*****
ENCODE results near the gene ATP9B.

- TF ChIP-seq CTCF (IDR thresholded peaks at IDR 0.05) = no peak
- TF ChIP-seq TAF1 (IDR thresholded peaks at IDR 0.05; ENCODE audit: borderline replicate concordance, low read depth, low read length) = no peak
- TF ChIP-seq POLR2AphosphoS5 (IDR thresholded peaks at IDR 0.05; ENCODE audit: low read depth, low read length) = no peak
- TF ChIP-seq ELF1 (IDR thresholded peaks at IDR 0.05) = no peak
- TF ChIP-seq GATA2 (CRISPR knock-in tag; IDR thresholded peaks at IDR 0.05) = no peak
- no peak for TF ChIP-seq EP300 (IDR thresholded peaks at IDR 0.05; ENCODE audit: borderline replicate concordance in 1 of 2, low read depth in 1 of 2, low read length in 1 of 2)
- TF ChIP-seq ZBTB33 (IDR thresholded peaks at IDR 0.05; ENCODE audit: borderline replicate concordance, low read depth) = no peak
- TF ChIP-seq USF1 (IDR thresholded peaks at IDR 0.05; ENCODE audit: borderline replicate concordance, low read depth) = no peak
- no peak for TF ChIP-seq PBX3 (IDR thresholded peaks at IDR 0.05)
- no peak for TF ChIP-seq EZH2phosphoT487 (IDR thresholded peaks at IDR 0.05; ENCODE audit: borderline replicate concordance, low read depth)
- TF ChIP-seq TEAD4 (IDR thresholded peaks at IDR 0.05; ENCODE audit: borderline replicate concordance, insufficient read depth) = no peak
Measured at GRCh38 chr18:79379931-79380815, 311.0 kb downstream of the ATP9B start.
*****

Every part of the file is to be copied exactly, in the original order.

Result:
ENCODE results near the gene ATP9B.

- TF ChIP-seq CTCF (IDR thresholded peaks at IDR 0.05) = no peak
- TF ChIP-seq TAF1 (IDR thresholded peaks at IDR 0.05; ENCODE audit: borderline replicate concordance, low read depth, low read length) = no peak
- TF ChIP-seq POLR2AphosphoS5 (IDR thresholded peaks at IDR 0.05; ENCODE audit: low read depth, low read length) = no peak
- TF ChIP-seq ELF1 (IDR thresholded peaks at IDR 0.05) = no peak
- TF ChIP-seq GATA2 (CRISPR knock-in tag; IDR thresholded peaks at IDR 0.05) = no peak
- no peak for TF ChIP-seq EP300 (IDR thresholded peaks at IDR 0.05; ENCODE audit: borderline replicate concordance in 1 of 2, low read depth in 1 of 2, low read length in 1 of 2)
- TF ChIP-seq ZBTB33 (IDR thresholded peaks at IDR 0.05; ENCODE audit: borderline replicate concordance, low read depth) = no peak
- TF ChIP-seq USF1 (IDR thresholded peaks at IDR 0.05; ENCODE audit: borderline replicate concordance, low read depth) = no peak
- no peak for TF ChIP-seq PBX3 (IDR thresholded peaks at IDR 0.05)
- no peak for TF ChIP-seq EZH2phosphoT487 (IDR thresholded peaks at IDR 0.05; ENCODE audit: borderline replicate concordance, low read depth)
- TF ChIP-seq TEAD4 (IDR thresholded peaks at IDR 0.05; ENCODE audit: borderline replicate concordance, insufficient read depth) = no peak
Measured at GRCh38 chr18:79379931-79380815, 311.0 kb downstream of the ATP9B start.